My husband does not want this separation. He makes this clear without speaking the words, but by steadfastly refusing to make plans of his own. Instead, he pretends none of it is happening, turning a blind eye every time I pick up my phone. “What does he have that I don’t?” he asks once, tears filling his eyes before turning away. In such moments I am acutely, painfully aware of the fact that I am hurting the people who have loved me the longest and the deepest. That these are the most profound and important relationships of my life — and I am willfully betraying them each time my phone lights up with an incoming text.

My daughter’s green eyes dart worriedly between us, as if we are the only two solid poles in existence. But we are crumbling. My husband and I go through our days largely without speaking, still sharing meals together. But more often than not, we eat in silence.

We exist in a kind of limbo that feels like seasickness.


“You consume me. I would like to burn our clothes, shut off the world, and just be with you.”

Why do words matter so much? Why is R so easily able to say the things I’ve longed to hear from my husband for the last 15 years? “You are my best friend,” R says each time we text. “I can’t be around you without wanting to touch you.” I realize I have made a devil’s bargain in settling for a life that is good on paper, but in which I have allowed myself to become disconnected from my emotions in almost every way. I have always thought of myself as the kind of woman unafraid to risk everything. I have followed my passions blindly throughout the course of my life, even when they’ve led me to heartache. But in choosing my marriage, I have somehow, and without even realizing it, traded safety and security for deep, emotional connection. And now, I cannot seem to go a day without it.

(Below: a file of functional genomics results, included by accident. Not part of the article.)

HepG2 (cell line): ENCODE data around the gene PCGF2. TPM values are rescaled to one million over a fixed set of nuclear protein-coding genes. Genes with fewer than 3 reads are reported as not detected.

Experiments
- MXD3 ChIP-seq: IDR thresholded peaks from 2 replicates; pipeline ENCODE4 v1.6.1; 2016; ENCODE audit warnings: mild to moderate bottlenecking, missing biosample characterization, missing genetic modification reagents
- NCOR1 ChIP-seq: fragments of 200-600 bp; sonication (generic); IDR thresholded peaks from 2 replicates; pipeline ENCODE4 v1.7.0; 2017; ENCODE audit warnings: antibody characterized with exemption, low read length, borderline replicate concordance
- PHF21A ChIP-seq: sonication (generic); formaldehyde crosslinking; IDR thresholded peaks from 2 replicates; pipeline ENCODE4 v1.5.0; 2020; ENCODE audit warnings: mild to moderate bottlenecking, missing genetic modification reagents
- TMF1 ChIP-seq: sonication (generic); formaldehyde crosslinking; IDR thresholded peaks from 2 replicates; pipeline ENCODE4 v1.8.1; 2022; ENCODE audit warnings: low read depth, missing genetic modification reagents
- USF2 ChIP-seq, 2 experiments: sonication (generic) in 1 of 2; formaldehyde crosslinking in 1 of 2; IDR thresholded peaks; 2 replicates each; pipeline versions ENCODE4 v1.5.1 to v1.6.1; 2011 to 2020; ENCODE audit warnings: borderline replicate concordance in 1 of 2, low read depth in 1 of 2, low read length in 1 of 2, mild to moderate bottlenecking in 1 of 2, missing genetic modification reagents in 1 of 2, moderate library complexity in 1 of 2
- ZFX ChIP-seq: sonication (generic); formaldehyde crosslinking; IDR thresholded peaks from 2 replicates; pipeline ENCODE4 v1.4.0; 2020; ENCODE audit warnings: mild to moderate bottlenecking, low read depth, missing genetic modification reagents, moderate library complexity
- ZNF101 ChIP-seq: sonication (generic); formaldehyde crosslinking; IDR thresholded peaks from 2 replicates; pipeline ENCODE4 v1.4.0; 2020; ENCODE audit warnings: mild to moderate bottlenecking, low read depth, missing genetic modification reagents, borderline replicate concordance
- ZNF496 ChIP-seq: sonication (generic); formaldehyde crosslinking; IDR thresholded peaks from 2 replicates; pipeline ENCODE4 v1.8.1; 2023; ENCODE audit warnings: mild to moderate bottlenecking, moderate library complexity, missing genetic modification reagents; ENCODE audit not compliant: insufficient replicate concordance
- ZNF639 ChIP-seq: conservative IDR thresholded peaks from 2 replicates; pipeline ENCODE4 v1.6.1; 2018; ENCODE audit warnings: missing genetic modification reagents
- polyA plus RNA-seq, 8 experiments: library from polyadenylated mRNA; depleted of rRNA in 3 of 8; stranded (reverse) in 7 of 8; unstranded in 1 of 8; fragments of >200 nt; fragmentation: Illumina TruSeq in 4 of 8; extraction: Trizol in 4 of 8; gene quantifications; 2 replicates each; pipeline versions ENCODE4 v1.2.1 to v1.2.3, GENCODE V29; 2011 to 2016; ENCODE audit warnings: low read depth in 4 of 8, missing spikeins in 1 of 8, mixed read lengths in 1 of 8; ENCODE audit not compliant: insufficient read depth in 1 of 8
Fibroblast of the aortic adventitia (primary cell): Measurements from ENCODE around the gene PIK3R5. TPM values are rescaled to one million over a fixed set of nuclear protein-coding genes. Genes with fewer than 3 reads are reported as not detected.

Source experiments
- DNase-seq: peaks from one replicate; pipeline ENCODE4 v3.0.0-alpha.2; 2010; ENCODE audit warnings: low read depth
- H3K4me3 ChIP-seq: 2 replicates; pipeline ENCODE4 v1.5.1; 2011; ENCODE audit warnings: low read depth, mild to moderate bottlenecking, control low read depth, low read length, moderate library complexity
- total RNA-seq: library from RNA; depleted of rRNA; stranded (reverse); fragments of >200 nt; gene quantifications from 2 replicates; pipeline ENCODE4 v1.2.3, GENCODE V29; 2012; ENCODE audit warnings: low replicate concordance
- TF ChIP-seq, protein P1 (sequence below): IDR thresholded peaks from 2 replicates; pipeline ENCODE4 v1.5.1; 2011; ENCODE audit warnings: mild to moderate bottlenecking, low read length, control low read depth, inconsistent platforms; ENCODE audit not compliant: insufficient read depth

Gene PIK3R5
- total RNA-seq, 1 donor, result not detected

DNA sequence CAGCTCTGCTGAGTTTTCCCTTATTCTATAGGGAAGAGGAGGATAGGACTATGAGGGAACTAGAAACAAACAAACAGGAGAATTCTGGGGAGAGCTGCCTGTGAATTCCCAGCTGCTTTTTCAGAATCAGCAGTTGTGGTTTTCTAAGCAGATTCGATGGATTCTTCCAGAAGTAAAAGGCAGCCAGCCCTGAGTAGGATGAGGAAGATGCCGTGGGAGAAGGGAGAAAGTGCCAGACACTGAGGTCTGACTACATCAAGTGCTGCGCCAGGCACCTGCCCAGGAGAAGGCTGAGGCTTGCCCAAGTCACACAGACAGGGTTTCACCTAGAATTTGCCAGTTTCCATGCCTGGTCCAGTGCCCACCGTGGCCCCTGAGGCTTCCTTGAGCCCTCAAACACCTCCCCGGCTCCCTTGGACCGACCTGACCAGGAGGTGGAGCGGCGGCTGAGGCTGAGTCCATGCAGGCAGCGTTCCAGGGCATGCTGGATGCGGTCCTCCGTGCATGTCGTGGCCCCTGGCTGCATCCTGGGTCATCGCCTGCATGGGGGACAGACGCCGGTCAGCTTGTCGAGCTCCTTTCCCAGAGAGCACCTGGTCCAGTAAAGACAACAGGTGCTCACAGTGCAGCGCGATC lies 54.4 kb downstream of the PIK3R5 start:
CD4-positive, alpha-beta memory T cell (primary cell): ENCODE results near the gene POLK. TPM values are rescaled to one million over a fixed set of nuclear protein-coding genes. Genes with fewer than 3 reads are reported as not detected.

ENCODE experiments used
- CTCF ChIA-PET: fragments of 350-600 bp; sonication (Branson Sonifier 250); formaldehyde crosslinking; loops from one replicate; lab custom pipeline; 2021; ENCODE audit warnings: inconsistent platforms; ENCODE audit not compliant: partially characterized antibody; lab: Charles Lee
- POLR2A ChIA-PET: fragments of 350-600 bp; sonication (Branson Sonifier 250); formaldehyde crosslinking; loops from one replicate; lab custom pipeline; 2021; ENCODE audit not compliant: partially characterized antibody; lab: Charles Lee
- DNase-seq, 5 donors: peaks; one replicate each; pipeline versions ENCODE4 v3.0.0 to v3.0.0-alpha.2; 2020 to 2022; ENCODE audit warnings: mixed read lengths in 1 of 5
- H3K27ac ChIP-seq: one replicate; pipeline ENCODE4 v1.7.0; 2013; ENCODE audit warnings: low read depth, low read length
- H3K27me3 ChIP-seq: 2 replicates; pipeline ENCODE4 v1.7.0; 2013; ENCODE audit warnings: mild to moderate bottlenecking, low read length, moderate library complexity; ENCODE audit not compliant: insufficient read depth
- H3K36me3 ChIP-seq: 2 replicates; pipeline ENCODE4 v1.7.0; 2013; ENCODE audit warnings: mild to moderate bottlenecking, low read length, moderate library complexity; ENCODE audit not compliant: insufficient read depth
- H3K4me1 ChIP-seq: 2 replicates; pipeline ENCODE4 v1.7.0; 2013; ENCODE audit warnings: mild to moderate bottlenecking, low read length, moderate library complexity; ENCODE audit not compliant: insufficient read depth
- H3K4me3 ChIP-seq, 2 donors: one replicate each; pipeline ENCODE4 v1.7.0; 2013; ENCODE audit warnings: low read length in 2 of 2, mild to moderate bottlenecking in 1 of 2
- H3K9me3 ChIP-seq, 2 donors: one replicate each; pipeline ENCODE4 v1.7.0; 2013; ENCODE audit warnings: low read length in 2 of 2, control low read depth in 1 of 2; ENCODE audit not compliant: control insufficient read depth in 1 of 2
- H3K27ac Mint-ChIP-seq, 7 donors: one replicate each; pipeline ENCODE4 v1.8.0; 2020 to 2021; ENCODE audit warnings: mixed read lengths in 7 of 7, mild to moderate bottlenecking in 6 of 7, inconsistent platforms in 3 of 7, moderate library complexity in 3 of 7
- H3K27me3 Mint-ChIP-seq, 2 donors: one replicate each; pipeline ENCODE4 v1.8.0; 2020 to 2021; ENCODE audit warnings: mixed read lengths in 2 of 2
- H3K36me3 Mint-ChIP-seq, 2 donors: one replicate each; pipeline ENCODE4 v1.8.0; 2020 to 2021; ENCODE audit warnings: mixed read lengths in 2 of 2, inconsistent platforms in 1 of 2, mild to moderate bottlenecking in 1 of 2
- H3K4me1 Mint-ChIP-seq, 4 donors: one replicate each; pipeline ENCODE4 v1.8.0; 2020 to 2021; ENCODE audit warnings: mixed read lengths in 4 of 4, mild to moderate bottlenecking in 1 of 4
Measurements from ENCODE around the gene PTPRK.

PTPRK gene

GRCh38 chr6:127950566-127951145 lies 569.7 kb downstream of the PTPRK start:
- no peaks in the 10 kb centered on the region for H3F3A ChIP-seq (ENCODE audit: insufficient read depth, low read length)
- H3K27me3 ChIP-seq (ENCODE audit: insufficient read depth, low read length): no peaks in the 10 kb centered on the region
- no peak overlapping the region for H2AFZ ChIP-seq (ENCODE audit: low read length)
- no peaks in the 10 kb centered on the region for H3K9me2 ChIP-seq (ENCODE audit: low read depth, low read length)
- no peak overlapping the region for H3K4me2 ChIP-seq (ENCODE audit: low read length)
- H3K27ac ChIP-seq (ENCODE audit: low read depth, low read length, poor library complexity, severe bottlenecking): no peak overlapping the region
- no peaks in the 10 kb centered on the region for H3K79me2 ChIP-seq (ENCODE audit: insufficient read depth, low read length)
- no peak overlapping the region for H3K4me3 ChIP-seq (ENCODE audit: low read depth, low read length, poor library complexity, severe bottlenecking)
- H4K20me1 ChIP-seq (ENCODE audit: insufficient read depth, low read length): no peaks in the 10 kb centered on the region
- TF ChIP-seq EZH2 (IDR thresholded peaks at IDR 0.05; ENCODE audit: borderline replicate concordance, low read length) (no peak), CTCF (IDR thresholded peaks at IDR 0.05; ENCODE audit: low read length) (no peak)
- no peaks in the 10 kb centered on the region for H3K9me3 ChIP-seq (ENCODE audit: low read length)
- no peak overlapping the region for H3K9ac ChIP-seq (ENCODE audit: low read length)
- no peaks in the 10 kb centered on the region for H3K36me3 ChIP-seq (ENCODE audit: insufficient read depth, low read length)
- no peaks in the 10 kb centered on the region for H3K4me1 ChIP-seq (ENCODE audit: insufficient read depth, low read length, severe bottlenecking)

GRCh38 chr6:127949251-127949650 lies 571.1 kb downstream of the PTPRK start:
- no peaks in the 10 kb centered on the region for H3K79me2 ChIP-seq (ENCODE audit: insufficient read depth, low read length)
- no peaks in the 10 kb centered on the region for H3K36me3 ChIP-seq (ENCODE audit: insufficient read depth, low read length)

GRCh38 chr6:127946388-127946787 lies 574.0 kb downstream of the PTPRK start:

“Love is dangerous, baby,” he tells me. “It’s the most dangerous thing there is.”

When I catch a glimpse of my face in the mirror, I do not recognize myself.

“People will get hurt. Probably us.”

And as my affair with R accelerates, I lose sight of who I am entirely.


But what about his wife, his children? Did you ever think about them?

The answer is: Not much. Certainly, no more than he considered my own husband and child. “We have an understanding,” he said when questioned. So, when he was with me in New York, I assumed she knew where he was. And with whom. I believed what I wanted to believe, avoiding questions that would challenge both the web he has spun, and the narrative I have created in my own mind.